Since there is a proper time for anything to happen—it does. The good and the bad in our lives coexists, for better or for worse. So, the matter at hand isn’t about whether or not various seasons in our lives will come and go, but how we will decide to handle the worst of them when they come our way.

 

My Thoughts

Everyone loves to be in the middle of the fruitful seasons of our lives. At least, I know I do! It feels great to wake up each morning with enough excitement to tackle new challenges. We’re all smiles when we’re getting promotions at work, acing all of our school exams, dating the person of our dreams or looking and feeling our very best. Those are the seasons we all live for.

But what happens when that particular season abruptly ends, leaving you stranded in a state of brokenness and confusion? We all go through rough patches in our life—some short, some long. There are so many different seasons that can cycle into our lives, bringing heartache, frustration and disappointment with them:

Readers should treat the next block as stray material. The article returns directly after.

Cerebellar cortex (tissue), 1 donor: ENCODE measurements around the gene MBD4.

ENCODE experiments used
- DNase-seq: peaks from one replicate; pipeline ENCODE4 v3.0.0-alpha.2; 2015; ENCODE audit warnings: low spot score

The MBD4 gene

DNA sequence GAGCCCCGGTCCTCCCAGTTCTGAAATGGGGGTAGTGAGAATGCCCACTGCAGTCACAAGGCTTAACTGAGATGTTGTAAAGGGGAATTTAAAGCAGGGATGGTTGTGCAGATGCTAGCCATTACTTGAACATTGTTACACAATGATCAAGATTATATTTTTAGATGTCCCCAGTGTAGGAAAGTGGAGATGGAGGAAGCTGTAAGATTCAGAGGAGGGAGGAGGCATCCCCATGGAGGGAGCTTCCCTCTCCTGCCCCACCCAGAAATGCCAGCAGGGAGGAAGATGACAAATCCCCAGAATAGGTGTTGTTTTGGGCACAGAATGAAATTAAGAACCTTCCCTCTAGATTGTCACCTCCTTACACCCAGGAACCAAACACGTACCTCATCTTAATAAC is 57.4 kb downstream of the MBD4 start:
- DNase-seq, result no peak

Seasons of addiction

Seasons of loneliness

Seasons of depression

Seasons of loss

Seasons of financial hardship

Seasons of insecurity

Seasons of illness

Seasons of fear

 

Perhaps you are even in the middle of a dark period of your life as you read this. It is possible that you’ve been dealing with your circumstances for months, years, or even decades! It may feel as though you simply can’t go on or that nothing will ever improve for you. Rest assured that your life is not solely comprised of one perpetual difficult season. Though it may have been hard for a long while, nothing lasts forever.

That’s the good thing about seasons. Just as seasons of depression and illness can come upon your life, seasons of joy and healing can do the same. That is the entire point of Ecclesiastes 3:1: Although bad things can and will eventually happen to us in this life, we can take comfort in knowing that good things should also be expected. Instead of taking this verse as a cue to expect hardship, I think it was intended to actually edify and encourage us to accept the volatile nature of life.